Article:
Fuerteventura & Isla de Lobos

Some time ago, I’ve spent 2 years of my life living in Fuerteventura.

A lot if nice memories are popping up when flying over the island 😎.

Here are images taken on my last flight.

And the winner is…

I’m really pleased to be the winner of the National Geographic Spain’s Christmas photography competition, which took place last month on instagram.

All you had to do was a take Christmas picture, post it on instagram, follow National Geographic Spain, use hashtag #NatGeoXmasCollection18  and sit and wait… 😀

In total approximately 1800 images have been posted and mine was selected as winner. Obviously I’m happy as on the top of that I’ve won a new action cam from National Geographic… So the hasthatgs can sometimes be very useful… 🙂

And however it’s already after Christmas, I’m going to share this image with you. It’s called “Santa’s arrival into Tenerife”

Hope you’ll like it!


Santa's arrival into Tenerife

Santa’s arrival into Tenerife

National Geographic Spain's Xmas Collection 18

National Geographic Spain’s Xmas Collection 18

Leaning mixture using EGT indicator

Well, this is my method how to lean the mixture:

  1. Established on the cruise altitude, set the cruise RPM
  2. Start to lean the mixture monitoring the EGT indicator
  3. The EGT starts to rise, follow leaning it slowly till it the engine reaches it’s peak EGT
  4. Once it reaches it’s peak (red line), the engine starts losing the power and runs a bit rough
  5. By enriching back the mixture only a little bit, the RPMs will increase again slightly and the engine will run smoothly

Advantage? You will get more power from your engine, more RPMs, you will fly faster and will burn less fuel and have more endurance. Thus the overall efficiency will increase :-).

You can see the same process in this 47 seconds short video in a Piper PA28.

Safe landings! 🙂


leaning the mixture using egt indicator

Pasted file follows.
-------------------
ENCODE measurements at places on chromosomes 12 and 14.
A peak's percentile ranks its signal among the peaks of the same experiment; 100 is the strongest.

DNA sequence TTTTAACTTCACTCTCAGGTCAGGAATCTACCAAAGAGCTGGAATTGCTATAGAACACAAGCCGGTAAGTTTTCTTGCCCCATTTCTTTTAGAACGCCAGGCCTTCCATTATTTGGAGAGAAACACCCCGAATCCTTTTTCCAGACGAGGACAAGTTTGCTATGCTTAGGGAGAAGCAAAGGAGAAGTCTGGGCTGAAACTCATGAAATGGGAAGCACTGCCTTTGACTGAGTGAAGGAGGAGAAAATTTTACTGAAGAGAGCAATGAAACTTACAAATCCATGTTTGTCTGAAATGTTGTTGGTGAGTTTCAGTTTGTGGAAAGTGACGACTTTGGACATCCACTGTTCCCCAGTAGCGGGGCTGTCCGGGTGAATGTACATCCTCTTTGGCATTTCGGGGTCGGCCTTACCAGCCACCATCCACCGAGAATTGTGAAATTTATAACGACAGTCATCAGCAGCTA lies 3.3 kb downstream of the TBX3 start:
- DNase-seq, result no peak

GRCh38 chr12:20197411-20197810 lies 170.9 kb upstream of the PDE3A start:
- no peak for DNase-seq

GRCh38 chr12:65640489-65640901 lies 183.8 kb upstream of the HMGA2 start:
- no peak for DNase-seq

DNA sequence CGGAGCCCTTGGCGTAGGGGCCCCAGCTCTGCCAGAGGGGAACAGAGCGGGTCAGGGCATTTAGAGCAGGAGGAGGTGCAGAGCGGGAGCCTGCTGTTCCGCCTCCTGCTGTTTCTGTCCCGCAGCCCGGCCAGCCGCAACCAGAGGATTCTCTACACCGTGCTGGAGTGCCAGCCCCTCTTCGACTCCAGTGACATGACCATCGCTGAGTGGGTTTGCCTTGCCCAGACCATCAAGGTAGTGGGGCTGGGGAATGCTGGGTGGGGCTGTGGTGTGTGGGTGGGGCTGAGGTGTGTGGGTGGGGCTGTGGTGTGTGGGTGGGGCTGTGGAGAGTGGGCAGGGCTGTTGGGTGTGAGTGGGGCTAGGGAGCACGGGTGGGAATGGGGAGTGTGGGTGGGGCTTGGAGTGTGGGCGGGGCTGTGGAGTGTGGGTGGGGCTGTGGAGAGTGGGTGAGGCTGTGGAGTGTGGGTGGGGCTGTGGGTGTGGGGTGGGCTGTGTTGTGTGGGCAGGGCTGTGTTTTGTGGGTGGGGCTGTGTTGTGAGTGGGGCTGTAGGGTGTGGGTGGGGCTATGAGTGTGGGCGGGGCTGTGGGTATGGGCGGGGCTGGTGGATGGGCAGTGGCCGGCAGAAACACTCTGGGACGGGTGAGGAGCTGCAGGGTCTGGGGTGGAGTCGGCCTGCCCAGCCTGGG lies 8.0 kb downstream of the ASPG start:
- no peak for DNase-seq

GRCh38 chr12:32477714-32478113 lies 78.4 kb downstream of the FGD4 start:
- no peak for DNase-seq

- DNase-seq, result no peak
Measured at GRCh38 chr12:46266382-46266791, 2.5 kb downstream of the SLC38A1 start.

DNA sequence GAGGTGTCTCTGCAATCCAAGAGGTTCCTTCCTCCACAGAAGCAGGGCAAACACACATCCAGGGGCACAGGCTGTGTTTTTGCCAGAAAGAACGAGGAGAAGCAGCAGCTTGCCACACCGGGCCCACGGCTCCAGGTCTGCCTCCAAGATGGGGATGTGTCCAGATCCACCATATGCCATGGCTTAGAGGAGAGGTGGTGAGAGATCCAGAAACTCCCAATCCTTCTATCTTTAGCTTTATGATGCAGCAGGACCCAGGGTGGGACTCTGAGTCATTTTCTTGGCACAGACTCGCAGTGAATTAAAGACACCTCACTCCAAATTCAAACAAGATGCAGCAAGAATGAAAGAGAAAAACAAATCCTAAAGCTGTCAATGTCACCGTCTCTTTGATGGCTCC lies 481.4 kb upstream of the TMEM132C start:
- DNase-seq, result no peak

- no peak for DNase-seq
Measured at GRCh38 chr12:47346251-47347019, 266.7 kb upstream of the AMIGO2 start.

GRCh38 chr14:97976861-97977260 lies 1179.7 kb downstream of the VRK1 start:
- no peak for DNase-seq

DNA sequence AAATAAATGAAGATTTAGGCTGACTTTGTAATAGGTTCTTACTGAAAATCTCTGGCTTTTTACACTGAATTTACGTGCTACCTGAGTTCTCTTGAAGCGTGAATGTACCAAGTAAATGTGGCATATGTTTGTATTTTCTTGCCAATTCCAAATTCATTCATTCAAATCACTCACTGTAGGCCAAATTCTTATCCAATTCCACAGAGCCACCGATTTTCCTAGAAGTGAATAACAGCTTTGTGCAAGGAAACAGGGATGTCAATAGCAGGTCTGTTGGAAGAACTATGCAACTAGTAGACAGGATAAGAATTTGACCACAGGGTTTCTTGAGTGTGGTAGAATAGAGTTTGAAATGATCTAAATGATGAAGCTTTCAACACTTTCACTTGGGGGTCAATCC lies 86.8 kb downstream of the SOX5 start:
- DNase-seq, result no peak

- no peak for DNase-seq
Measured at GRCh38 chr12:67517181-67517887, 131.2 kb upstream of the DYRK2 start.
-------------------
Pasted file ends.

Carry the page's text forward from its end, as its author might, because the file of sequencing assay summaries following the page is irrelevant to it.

leaning the mixture using egt indicator

My best aerial shot (ever)

Looks like this is the best image I’ve ever made…

More than 1.050 shares in 4 days on Facebook, and still sharing… 😀 The strange thing is even when you don’t expect the image is going to be liked, and the audience loves it!

I didn’t get any richer with this, but it’s simply nice that the image had such a huge success 😀

So, I think this would be the best shot ever taken by myself, at least it’s what the audience thinks 😉

Tazacorte, La Palma

Tazacorte, La Palma

My 2nd helicopter flight

Yes! This was my second helicopter flight ever… The first one was back in 2001 in Fuerteventura, the second one (and hopefully not the last one 🙂 ) now in Tenerife.

I was wishing to repeat this experience since a long time and finaly, now in the summer time, the right moment came to take off up into the skies as a passenger and to enjoy the views and the ride.

The only company offering helicopter scenic flights in Tenerife is Helidream, from their heliport in Costa Adeje (ICAO code GCAD), operating a Bell 206 Ranger (reg. EC-LYP). There are different routes available; from 15 minutes local flight up to 1 hour island trip,  or charter flights and much more…